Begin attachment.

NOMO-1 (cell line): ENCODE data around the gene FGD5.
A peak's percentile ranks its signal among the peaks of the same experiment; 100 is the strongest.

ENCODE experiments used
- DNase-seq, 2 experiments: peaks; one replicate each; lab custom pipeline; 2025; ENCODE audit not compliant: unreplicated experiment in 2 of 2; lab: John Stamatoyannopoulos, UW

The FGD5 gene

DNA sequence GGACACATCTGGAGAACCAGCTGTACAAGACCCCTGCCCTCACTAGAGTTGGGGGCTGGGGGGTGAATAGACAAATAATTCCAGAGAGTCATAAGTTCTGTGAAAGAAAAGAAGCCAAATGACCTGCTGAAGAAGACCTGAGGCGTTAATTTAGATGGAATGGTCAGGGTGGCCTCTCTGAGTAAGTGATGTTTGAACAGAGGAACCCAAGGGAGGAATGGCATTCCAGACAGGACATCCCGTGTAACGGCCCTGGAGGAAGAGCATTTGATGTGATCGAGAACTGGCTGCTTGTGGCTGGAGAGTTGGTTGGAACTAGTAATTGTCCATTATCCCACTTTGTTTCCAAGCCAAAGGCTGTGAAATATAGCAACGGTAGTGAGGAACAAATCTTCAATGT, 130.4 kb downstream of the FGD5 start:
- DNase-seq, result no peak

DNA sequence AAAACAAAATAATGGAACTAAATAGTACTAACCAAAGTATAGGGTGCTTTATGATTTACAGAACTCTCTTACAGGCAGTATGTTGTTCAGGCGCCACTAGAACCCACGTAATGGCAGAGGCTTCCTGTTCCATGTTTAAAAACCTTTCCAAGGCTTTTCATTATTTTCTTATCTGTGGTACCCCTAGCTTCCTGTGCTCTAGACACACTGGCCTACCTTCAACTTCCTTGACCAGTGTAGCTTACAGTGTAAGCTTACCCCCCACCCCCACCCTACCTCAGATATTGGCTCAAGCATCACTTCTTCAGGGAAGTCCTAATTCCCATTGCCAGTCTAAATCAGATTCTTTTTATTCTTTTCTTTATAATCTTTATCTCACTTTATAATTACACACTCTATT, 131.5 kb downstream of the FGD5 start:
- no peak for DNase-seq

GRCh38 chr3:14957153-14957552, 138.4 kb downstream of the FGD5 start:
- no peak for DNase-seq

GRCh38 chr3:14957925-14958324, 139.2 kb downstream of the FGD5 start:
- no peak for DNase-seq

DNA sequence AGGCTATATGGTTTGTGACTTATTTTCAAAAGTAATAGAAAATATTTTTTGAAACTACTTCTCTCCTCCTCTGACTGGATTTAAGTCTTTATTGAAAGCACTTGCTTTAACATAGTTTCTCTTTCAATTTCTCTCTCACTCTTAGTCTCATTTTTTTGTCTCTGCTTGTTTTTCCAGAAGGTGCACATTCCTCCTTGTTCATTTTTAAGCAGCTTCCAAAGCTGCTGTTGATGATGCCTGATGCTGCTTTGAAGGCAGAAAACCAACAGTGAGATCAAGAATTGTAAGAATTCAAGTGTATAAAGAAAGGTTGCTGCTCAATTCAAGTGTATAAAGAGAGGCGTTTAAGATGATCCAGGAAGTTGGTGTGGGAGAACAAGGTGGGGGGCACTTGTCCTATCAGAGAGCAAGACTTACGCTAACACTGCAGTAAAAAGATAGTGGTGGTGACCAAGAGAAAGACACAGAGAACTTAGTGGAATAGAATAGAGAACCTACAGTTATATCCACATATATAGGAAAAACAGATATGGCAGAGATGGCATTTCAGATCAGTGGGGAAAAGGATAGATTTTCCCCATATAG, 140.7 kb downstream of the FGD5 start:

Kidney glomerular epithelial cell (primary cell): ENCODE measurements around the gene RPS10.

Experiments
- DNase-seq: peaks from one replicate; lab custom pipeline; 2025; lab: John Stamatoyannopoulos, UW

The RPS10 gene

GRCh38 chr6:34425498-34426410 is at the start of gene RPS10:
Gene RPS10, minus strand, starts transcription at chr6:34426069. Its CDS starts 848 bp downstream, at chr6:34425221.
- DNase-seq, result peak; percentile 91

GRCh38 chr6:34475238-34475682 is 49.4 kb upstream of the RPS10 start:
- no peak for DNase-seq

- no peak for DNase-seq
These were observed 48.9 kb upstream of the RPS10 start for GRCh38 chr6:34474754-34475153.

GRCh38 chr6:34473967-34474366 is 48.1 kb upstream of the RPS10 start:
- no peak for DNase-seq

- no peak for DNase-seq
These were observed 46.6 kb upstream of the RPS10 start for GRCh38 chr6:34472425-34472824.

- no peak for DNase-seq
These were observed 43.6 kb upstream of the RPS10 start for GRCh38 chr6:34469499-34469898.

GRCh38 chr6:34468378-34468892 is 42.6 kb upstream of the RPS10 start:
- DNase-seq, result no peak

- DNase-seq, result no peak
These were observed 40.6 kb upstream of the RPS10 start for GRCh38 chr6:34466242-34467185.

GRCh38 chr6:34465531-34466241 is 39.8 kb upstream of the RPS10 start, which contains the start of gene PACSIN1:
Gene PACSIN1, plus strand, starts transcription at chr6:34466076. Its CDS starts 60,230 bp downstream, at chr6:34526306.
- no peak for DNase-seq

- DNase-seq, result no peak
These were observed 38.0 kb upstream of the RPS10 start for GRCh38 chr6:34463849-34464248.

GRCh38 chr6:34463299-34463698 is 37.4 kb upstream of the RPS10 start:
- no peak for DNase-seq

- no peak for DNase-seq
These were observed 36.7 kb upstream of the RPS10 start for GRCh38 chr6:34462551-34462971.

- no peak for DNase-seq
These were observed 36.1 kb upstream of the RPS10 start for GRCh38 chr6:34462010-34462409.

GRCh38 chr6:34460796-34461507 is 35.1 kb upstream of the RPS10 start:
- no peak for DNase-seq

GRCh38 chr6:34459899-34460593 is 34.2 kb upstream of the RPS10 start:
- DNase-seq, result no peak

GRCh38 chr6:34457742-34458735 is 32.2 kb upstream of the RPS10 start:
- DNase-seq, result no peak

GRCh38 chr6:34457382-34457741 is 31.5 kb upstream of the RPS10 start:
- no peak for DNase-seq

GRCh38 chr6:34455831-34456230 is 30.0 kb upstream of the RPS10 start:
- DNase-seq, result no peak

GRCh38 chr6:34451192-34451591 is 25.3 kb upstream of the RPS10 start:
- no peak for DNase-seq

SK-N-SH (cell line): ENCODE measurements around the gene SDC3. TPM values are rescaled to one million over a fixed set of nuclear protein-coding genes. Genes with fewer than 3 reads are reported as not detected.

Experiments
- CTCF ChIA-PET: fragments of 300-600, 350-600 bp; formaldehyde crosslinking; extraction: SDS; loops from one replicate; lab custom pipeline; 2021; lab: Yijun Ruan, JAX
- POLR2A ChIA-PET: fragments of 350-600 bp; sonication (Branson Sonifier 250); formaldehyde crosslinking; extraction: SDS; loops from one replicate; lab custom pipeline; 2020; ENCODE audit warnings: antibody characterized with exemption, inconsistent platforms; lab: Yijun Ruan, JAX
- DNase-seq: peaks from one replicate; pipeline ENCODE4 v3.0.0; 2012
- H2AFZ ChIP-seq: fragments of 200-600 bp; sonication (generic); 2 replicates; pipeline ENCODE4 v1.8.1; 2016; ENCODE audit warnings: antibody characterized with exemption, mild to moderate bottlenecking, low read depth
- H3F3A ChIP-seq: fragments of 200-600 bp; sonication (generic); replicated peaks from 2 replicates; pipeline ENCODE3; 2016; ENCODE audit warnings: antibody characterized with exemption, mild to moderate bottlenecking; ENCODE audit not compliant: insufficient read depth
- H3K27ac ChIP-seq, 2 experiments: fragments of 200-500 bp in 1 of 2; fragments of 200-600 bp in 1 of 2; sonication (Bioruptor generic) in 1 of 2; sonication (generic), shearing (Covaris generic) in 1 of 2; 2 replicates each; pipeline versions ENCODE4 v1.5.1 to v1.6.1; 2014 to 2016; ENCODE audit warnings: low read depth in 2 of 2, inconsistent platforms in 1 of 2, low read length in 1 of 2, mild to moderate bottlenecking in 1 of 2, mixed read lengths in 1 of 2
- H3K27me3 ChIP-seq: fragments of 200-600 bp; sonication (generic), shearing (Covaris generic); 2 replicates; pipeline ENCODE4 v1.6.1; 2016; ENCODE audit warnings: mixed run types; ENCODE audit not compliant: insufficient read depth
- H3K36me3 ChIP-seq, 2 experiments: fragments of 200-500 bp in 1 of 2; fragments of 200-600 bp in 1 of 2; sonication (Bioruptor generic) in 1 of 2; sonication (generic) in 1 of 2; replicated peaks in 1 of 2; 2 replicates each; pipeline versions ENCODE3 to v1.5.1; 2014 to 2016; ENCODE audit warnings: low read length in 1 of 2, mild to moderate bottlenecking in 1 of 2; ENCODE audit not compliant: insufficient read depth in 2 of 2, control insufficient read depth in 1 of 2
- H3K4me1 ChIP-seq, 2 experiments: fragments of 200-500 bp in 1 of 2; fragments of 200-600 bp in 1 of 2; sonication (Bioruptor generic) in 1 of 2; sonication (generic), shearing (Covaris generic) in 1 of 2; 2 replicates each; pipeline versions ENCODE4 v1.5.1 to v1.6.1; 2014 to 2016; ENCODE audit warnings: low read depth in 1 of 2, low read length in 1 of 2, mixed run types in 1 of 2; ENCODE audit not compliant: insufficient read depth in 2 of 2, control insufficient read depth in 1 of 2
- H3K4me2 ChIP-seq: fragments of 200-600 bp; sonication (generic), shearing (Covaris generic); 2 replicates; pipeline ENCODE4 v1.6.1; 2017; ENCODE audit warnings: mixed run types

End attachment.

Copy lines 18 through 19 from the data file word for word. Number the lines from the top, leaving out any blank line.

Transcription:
The RPS10 gene

GRCh38 chr6:34425498-34426410 is at the start of gene RPS10: